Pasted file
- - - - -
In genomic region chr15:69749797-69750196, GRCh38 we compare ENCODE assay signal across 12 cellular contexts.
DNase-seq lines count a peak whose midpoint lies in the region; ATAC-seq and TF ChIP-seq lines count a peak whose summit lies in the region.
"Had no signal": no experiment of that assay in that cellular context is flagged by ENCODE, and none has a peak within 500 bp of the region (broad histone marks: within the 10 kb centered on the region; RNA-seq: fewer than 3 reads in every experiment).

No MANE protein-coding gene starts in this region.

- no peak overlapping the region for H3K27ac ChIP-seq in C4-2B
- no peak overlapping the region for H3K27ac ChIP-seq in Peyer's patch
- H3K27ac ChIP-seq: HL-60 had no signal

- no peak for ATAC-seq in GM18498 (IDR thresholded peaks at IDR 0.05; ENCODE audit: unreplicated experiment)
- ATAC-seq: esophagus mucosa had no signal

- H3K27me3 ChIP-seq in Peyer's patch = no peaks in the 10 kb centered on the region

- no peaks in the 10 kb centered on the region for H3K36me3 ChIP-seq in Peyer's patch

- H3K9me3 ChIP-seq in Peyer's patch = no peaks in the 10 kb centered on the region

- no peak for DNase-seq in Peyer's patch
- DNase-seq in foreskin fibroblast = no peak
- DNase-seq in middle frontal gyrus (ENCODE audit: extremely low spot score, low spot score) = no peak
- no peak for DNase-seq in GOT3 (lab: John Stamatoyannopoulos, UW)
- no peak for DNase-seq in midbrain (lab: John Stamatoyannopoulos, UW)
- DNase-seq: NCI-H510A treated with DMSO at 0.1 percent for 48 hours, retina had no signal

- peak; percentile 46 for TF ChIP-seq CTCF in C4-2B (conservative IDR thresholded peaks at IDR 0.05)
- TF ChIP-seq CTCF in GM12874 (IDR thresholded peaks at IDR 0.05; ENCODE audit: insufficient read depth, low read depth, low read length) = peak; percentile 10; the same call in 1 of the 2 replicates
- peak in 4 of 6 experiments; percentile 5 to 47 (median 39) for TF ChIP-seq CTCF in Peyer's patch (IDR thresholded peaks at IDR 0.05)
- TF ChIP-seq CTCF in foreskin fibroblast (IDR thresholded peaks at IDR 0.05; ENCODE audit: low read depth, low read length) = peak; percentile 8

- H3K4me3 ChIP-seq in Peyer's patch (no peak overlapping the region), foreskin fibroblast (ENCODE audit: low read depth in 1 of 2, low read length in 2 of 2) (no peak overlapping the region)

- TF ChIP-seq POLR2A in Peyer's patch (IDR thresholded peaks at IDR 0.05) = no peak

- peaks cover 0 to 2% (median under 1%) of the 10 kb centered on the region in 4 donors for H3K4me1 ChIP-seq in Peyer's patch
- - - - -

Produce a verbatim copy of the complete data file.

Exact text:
In genomic region chr15:69749797-69750196, GRCh38 we compare ENCODE assay signal across 12 cellular contexts.
DNase-seq lines count a peak whose midpoint lies in the region; ATAC-seq and TF ChIP-seq lines count a peak whose summit lies in the region.
"Had no signal": no experiment of that assay in that cellular context is flagged by ENCODE, and none has a peak within 500 bp of the region (broad histone marks: within the 10 kb centered on the region; RNA-seq: fewer than 3 reads in every experiment).

No MANE protein-coding gene starts in this region.

- no peak overlapping the region for H3K27ac ChIP-seq in C4-2B
- no peak overlapping the region for H3K27ac ChIP-seq in Peyer's patch
- H3K27ac ChIP-seq: HL-60 had no signal

- no peak for ATAC-seq in GM18498 (IDR thresholded peaks at IDR 0.05; ENCODE audit: unreplicated experiment)
- ATAC-seq: esophagus mucosa had no signal

- H3K27me3 ChIP-seq in Peyer's patch = no peaks in the 10 kb centered on the region

- no peaks in the 10 kb centered on the region for H3K36me3 ChIP-seq in Peyer's patch

- H3K9me3 ChIP-seq in Peyer's patch = no peaks in the 10 kb centered on the region

- no peak for DNase-seq in Peyer's patch
- DNase-seq in foreskin fibroblast = no peak
- DNase-seq in middle frontal gyrus (ENCODE audit: extremely low spot score, low spot score) = no peak
- no peak for DNase-seq in GOT3 (lab: John Stamatoyannopoulos, UW)
- no peak for DNase-seq in midbrain (lab: John Stamatoyannopoulos, UW)
- DNase-seq: NCI-H510A treated with DMSO at 0.1 percent for 48 hours, retina had no signal

- peak; percentile 46 for TF ChIP-seq CTCF in C4-2B (conservative IDR thresholded peaks at IDR 0.05)
- TF ChIP-seq CTCF in GM12874 (IDR thresholded peaks at IDR 0.05; ENCODE audit: insufficient read depth, low read depth, low read length) = peak; percentile 10; the same call in 1 of the 2 replicates
- peak in 4 of 6 experiments; percentile 5 to 47 (median 39) for TF ChIP-seq CTCF in Peyer's patch (IDR thresholded peaks at IDR 0.05)
- TF ChIP-seq CTCF in foreskin fibroblast (IDR thresholded peaks at IDR 0.05; ENCODE audit: low read depth, low read length) = peak; percentile 8

- H3K4me3 ChIP-seq in Peyer's patch (no peak overlapping the region), foreskin fibroblast (ENCODE audit: low read depth in 1 of 2, low read length in 2 of 2) (no peak overlapping the region)

- TF ChIP-seq POLR2A in Peyer's patch (IDR thresholded peaks at IDR 0.05) = no peak

- peaks cover 0 to 2% (median under 1%) of the 10 kb centered on the region in 4 donors for H3K4me1 ChIP-seq in Peyer's patch